Paul, is this how you like working, having some say and not being just the artist?
Southworth: Oh yeah, I could never be just the artist. I always have to put in my two cents. If I didn't have input into the writing, I'd go insane. I've been spoiled by working alone for too long.
Barnes: I have a strong personal conviction that two people are better than one when it comes to writing humor. Sometimes I'm just not as funny or clear as I think I am.
How autobiographical a character is Desmond, and how did you guys design the characters?
Barnes: Owen and Desmond started off as different parts of my personality. I've been a clueless program manager (Owen) and a developer (Desmond). But as we started writing the strip, Desmond has taken on characteristics of Paul. It turns out the program manager/developer relationship maps really well to the writer/artist relationship.
Southworth: It's actually how I've learned to understand the dynamic between the two of them, since I've never worked in software
Barnes: There's the guy who waves his hands and says "something like that" and there's the guy who makes it real. In terms of character design, I sent my early sketches to Paul, and he took the basic concepts and made them sing.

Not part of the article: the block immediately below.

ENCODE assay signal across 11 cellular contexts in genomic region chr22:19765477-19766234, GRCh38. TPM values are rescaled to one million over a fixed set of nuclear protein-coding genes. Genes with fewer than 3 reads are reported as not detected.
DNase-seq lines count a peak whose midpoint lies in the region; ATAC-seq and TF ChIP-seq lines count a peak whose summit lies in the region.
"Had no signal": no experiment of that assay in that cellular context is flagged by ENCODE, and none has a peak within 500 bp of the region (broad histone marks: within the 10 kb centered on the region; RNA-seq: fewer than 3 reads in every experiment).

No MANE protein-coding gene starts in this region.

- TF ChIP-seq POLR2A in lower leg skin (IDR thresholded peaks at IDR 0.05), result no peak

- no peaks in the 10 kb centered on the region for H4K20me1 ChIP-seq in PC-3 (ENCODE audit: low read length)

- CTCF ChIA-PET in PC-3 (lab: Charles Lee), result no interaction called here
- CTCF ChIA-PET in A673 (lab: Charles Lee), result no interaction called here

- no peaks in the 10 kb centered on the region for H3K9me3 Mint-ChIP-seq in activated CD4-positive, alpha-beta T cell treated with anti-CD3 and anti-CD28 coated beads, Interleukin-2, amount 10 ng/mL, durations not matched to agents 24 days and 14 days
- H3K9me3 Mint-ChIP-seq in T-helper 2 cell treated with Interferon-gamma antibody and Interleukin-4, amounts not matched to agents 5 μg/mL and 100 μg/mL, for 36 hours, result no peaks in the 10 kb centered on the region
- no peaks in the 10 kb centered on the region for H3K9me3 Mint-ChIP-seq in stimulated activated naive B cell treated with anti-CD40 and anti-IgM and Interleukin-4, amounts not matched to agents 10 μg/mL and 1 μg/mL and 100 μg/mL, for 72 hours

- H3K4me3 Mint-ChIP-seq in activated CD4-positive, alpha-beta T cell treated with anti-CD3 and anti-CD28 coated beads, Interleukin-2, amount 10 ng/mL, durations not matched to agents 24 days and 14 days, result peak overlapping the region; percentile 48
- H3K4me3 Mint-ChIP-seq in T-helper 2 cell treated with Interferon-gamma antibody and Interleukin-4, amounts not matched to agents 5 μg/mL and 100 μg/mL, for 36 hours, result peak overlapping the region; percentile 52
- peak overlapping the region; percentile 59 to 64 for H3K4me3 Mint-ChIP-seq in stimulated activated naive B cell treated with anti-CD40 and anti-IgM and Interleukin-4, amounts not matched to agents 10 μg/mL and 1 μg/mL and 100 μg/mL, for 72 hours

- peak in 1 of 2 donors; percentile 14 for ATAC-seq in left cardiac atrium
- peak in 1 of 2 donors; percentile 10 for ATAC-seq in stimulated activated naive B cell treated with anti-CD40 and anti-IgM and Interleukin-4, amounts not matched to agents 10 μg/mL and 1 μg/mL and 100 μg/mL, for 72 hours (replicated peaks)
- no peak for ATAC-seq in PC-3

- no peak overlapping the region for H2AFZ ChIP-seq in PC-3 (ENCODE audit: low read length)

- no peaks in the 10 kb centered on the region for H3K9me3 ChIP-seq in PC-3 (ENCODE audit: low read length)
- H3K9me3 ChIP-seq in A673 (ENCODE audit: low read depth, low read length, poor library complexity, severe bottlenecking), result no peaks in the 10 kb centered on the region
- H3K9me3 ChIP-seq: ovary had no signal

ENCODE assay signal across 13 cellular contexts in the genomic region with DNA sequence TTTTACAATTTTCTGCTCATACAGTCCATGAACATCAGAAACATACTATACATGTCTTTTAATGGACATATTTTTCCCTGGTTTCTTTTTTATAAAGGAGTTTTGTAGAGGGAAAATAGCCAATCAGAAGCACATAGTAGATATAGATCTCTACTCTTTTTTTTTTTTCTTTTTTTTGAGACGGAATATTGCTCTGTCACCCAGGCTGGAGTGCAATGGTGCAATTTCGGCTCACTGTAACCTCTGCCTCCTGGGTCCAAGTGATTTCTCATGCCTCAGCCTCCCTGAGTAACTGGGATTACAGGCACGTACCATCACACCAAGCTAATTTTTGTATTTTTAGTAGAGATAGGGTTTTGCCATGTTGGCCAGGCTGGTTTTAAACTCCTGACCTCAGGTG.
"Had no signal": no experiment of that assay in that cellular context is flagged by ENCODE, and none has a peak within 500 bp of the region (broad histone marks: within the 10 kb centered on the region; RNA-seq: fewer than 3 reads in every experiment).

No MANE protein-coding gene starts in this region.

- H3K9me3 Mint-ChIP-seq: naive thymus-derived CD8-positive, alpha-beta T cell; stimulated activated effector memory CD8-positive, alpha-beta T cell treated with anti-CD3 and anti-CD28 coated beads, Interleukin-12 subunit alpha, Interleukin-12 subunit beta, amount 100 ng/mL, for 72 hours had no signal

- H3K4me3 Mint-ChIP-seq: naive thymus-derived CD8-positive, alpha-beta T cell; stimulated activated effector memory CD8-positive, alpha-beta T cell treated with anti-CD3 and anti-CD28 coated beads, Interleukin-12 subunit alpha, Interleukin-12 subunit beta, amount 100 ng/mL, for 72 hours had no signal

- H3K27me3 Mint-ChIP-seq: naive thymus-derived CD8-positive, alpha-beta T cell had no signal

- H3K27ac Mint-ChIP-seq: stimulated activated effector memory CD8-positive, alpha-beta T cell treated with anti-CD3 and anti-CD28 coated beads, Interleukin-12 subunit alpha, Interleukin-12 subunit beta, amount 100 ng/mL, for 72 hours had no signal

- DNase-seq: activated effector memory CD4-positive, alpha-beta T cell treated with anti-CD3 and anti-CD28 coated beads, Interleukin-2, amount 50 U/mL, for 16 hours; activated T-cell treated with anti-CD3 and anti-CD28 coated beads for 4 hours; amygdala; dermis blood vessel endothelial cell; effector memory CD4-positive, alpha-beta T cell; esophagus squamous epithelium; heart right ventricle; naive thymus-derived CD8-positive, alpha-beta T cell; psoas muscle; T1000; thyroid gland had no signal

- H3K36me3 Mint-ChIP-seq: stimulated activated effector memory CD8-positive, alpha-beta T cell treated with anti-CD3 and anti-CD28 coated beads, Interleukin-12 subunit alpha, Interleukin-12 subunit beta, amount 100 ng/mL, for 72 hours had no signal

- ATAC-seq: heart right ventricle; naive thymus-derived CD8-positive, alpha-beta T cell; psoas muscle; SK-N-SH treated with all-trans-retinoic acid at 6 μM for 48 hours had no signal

Paul, when it comes to creating the supporting characters, what does Bill give you as far as description?
Southworth: We collaborated very closely on the main cast: Art, Marketroid, Eliza. I think I nailed Umesh on the first try. Any other ancillary characters are mostly up to me, and if not, Bill just has some minor guidance.
Barnes: When it comes to characters, I've learned to just say "male character, hispanic," or whatever. Paul is all about character design, and I try to give him free rein.
How much of Marketroid is Bill and how much is Paul? There aren't many marketing robots in comics, so that particular character and design really stands out.
Southworth: I had fun with Marketroid! Bill had some key points to hit: Elvis hair, suit, wheels for feet, I think...
Basically he had to look like Robo-Douche
Barnes: I still think we should have gone with that name. Marketroid was part of my original strip proposal, but Paul really found the hatable marketer within him.
It is an incredibly subtle critique of marketing.
Southworth: Subtle as a sledgehammer!
I actually feel a little bad about Marketroid sometimes, because I'm good friends with a marketing guy from work and I secretly hope that he never reads our comic.
Barnes: I won't reveal our next damning critique of the industry. Recently Paul has found a vicious streak in Marketroid I didn't even know was there. It made me very happy. The true story, of course, is that I'm a big time marketer myself now. I do best when I make fun of myself.
There have been a number of strips that referenced the old cartoon show "Dinosaucers." Whose idea was that?
Barnes: I still don't believe that's a real thing.
Southworth: Guilty! Bill has little to no knowledge of pop culture
Barnes: I do too. It's just from the 1930's. "Rhapsody in Blue," amirite?